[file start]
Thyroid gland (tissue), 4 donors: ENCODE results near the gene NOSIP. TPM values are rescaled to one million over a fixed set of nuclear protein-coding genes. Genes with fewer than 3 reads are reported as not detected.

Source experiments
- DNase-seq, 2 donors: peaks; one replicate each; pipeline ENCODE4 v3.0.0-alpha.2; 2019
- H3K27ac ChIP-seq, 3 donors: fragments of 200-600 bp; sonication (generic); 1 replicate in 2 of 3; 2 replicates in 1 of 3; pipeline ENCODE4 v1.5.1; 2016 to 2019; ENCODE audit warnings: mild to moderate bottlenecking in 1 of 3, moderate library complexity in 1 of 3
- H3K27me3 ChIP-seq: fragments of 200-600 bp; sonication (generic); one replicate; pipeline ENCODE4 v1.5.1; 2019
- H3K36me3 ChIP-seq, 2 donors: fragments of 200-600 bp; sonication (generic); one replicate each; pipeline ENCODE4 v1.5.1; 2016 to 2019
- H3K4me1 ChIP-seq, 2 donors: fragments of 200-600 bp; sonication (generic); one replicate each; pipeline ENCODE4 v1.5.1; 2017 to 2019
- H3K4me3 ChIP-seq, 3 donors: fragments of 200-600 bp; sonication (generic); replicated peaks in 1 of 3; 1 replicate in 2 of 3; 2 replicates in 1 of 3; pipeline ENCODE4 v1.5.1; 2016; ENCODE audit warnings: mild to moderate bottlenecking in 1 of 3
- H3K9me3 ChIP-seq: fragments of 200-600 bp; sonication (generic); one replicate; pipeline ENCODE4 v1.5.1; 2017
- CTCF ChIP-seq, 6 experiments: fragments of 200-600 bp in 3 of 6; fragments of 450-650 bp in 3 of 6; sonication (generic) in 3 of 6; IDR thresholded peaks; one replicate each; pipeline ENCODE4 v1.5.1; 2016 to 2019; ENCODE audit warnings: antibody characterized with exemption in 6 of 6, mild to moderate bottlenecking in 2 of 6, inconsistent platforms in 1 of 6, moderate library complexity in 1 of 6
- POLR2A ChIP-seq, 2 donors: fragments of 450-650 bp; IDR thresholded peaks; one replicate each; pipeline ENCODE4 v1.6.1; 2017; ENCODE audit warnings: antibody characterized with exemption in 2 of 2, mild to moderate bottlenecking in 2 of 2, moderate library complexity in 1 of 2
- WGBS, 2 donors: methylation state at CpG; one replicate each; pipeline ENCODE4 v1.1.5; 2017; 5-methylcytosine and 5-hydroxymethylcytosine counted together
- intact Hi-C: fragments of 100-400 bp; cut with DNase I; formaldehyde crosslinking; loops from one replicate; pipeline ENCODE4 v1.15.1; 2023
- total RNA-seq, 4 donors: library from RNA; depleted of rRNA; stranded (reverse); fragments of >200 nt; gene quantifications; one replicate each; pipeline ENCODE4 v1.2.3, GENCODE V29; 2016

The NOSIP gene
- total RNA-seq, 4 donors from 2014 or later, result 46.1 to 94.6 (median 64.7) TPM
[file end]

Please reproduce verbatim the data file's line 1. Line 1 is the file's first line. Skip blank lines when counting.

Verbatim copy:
Thyroid gland (tissue), 4 donors: ENCODE results near the gene NOSIP. TPM values are rescaled to one million over a fixed set of nuclear protein-coding genes. Genes with fewer than 3 reads are reported as not detected.